I had a nice conversation with Glen Schofield, the former co-head of Sledgehammer Games and now founder of Striking Distance Studios. I asked him if he was making “Call of Dead Space,” referring to the past franchises that he worked on in his storied career.
“You’re trying to get me to say what I’m making,” Schofield replied.
While he couldn’t talk about that just yet, Schofield chatted about something that is relevant to a lot of game developers and publishers right now. And that’s how to build a large studio with dozens of employees in the middle of a pandemic.
Schofield left Activision’s Sledgehammer Games studio last year. There, he had run a studio with Michael Condrey and made games such as Call of Duty: Advanced Warfare and Call of Duty: WWII. Before that, they had created Electronic Arts’ Visceral Games studio and made the Dead Space games. After starting anew on his own, Schofield lined up funding from PUBG Corp., the maker of PlayerUnknown’s Battlegrounds, which has been downloaded more than 600 million times.
Schofield picked his hometown, San Ramon, California, for his new studio. He had just started moving his dozens of new employees into a new headquarters in the suburban city of the East Bay Area region, a couple dozen miles away from San Francisco. They found a place nine months ago and started moving in on March 1. But just a couple of weeks later, the company had to dismantle the office and send everyone home, Schofield said in our interview.
The building has a motion-capture studio, but the team can’t use it yet, as that involves a lot of people working closely together. And it’s not the kind of thing you can do at home, with everyone isolated. But Schofield said the company made three offers for jobs last week, and he is still hiring. They don’t need the mo-cap studio for a while, and they can get by working individually and using online video calls. The day starts with a 15-minute Zoom call for the whole team.
“We saw this coming and we had a couple of days where we told everybody to practice working from home,” Schofield said. “They came back and told us what they needed and what wasn’t working. We had our network guys fix things. We got cameras. Now we are getting underway, and starting to build.”
Schofield will give a solo talk about creativity in games at our upcoming GamesBeat Summit Digital online-only event on April 28 and April 29.
Here’s an edited transcript of our interview.
GamesBeat: How much are you revealing at this point?
Glen Schofield: Not a heck of a lot. We’re talking more about building the studio. People have been asking about how we’re able to work at home.
GamesBeat: What does the name mean?
Schofield: I was having a conversation with Steve as we were starting to come up with names. He was asking me, “What do you want to do with games? What do you want to do with the game we’re making and the studio we’re making?” I said, “I always want us to be within striking distance of greatness.” All of a sudden it clicked in our heads. Maybe there’s something there. We checked, and we were able to get Striking Distance. It makes sense. It was a discussion that’s near and dear to our hearts. Trying to make something that’s quality.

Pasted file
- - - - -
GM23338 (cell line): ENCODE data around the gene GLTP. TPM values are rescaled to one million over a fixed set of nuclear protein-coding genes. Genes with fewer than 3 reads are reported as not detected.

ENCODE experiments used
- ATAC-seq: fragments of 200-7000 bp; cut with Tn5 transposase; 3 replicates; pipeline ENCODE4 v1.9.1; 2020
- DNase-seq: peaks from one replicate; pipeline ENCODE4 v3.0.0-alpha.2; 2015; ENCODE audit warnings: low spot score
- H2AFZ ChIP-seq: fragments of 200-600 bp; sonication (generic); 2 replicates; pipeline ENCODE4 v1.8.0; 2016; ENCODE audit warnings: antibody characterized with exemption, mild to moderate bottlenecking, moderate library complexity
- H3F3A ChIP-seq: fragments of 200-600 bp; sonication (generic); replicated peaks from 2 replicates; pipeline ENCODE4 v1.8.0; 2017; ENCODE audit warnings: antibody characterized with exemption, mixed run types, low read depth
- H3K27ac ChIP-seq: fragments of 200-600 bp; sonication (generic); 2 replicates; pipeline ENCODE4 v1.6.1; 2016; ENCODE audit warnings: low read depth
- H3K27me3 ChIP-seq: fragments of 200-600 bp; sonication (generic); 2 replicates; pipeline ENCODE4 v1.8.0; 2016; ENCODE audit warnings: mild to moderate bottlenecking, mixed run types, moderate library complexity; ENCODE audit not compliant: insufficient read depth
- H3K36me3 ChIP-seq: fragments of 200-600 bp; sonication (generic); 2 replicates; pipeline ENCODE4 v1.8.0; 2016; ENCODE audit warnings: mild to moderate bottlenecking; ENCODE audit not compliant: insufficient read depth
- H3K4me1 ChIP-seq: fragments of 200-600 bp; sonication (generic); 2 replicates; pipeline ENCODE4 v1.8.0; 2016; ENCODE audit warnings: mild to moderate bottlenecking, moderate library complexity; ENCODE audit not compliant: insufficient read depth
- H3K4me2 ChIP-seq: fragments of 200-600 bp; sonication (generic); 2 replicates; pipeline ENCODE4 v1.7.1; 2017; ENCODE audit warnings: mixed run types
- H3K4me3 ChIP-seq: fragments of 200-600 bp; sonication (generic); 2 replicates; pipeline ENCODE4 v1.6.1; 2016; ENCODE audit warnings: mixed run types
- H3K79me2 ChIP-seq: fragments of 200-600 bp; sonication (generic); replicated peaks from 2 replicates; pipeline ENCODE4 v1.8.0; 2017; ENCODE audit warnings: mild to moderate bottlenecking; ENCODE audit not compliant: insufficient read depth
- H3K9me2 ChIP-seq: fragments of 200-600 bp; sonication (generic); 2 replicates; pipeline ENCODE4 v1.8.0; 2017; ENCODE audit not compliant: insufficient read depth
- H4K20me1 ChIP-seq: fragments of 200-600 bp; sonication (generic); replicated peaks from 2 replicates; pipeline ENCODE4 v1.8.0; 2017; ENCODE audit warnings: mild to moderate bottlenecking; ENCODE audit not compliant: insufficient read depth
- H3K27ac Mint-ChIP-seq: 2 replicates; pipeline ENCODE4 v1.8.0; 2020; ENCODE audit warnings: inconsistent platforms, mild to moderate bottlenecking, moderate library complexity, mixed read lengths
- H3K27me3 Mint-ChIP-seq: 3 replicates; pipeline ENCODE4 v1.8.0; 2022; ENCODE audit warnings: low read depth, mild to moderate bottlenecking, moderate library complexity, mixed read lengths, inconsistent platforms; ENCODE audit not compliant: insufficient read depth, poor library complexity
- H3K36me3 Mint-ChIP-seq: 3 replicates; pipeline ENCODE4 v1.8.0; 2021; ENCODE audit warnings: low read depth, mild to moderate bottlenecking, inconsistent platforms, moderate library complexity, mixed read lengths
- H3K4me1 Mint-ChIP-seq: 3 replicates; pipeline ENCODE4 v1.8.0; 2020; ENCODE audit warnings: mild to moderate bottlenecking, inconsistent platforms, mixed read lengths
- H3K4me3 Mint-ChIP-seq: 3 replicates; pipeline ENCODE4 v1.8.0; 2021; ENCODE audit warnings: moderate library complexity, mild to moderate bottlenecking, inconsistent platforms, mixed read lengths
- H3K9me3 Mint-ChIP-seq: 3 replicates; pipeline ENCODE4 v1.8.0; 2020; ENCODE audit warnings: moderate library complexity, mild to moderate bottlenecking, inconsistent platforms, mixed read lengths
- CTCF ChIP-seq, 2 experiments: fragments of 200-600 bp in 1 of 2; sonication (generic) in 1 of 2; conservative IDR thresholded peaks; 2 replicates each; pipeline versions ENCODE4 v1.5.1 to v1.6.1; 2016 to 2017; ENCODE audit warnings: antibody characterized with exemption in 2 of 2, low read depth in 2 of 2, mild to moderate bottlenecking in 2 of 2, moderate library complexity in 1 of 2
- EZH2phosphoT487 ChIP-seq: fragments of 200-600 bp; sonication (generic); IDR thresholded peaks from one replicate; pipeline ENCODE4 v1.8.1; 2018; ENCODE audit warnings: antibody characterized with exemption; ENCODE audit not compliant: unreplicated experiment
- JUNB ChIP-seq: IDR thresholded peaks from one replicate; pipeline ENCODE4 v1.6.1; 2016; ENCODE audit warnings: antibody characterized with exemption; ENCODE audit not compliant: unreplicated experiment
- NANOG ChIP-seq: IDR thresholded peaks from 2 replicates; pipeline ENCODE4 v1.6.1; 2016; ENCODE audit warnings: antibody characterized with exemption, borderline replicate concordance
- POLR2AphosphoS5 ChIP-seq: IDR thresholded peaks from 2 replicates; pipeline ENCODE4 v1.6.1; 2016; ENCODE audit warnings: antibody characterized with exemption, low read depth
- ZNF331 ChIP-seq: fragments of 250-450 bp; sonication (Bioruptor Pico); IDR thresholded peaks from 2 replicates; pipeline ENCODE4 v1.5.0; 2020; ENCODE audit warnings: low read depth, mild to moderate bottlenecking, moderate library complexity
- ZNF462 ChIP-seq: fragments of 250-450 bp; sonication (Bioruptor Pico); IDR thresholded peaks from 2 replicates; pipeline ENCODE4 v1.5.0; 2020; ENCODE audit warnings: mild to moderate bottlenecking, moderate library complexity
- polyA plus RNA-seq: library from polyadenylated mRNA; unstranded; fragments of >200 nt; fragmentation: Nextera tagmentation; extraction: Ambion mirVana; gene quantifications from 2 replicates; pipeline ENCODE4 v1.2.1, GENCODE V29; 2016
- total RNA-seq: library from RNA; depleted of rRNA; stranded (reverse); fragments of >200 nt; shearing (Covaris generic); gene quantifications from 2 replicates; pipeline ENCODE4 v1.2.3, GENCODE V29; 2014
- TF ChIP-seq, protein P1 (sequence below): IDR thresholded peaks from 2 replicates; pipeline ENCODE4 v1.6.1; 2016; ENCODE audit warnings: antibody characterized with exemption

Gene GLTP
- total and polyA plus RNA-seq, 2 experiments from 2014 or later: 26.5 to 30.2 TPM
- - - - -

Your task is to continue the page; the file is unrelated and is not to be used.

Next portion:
GamesBeat: Is this triple-A, as far as where the focus is? Is there any nuance as far as what people understand to be triple-A?
Schofield: We’re making a triple-A experience, yeah. We’re making a narrative experience. We’re working on the story right now, working on design. A lot of concept art coming in. It’s definitely about making a triple-A style of game.
GamesBeat: Do you have a building somewhere yet?
Schofield: Yes, and we just moved in three weeks ago. Two weeks ago we had to clear out. Since I’ve done this before, I was able to get us a place, pick out a place eight or nine months ago that I really liked here in San Ramon. We were able to get our designer and architect early and move in March 1, March 2. Then a week later, two weeks later we moved back out. We built a state of the art studio. It’s beautiful. As soon as we can, we can have you come over and check it out. We built a mocap studio. We’re the only game company on the East Bay and the only mocap studio in the whole bay area aside from ILM.
GamesBeat: How many people are there now?
Schofield: We have more than 70. We’re quickly approaching 80. We still have a lot of hiring to do, 40 or 50 more people, in all kinds of disciplines. We’re hiring even through the work from home time period. As a matter of fact, we made three offers this week. We’re still interviewing people through Zoom and that sort of thing.